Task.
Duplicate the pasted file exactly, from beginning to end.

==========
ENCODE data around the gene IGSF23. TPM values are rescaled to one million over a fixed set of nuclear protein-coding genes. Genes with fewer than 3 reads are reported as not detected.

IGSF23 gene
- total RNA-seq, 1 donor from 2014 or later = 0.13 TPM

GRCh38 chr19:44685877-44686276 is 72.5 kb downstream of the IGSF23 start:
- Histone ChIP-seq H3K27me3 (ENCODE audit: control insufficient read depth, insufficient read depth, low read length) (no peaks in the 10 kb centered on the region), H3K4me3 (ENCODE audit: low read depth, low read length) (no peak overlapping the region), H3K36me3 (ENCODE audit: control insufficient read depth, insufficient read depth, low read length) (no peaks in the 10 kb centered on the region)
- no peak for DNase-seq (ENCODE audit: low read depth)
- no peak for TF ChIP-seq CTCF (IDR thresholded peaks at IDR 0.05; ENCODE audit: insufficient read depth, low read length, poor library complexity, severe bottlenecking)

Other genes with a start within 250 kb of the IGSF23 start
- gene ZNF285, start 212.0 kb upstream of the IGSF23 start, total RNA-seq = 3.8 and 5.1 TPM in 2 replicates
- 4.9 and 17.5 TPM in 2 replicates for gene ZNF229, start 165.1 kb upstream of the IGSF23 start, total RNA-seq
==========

ENCODE data around the gene IGSF23. TPM values are rescaled to one million over a fixed set of nuclear protein-coding genes. Genes with fewer than 3 reads are reported as not detected.

IGSF23 gene
- total RNA-seq, 1 donor from 2014 or later = 0.13 TPM

GRCh38 chr19:44685877-44686276 is 72.5 kb downstream of the IGSF23 start:
- Histone ChIP-seq H3K27me3 (ENCODE audit: control insufficient read depth, insufficient read depth, low read length) (no peaks in the 10 kb centered on the region), H3K4me3 (ENCODE audit: low read depth, low read length) (no peak overlapping the region), H3K36me3 (ENCODE audit: control insufficient read depth, insufficient read depth, low read length) (no peaks in the 10 kb centered on the region)
- no peak for DNase-seq (ENCODE audit: low read depth)
- no peak for TF ChIP-seq CTCF (IDR thresholded peaks at IDR 0.05; ENCODE audit: insufficient read depth, low read length, poor library complexity, severe bottlenecking)

Other genes with a start within 250 kb of the IGSF23 start
- gene ZNF285, start 212.0 kb upstream of the IGSF23 start, total RNA-seq = 3.8 and 5.1 TPM in 2 replicates
- 4.9 and 17.5 TPM in 2 replicates for gene ZNF229, start 165.1 kb upstream of the IGSF23 start, total RNA-seq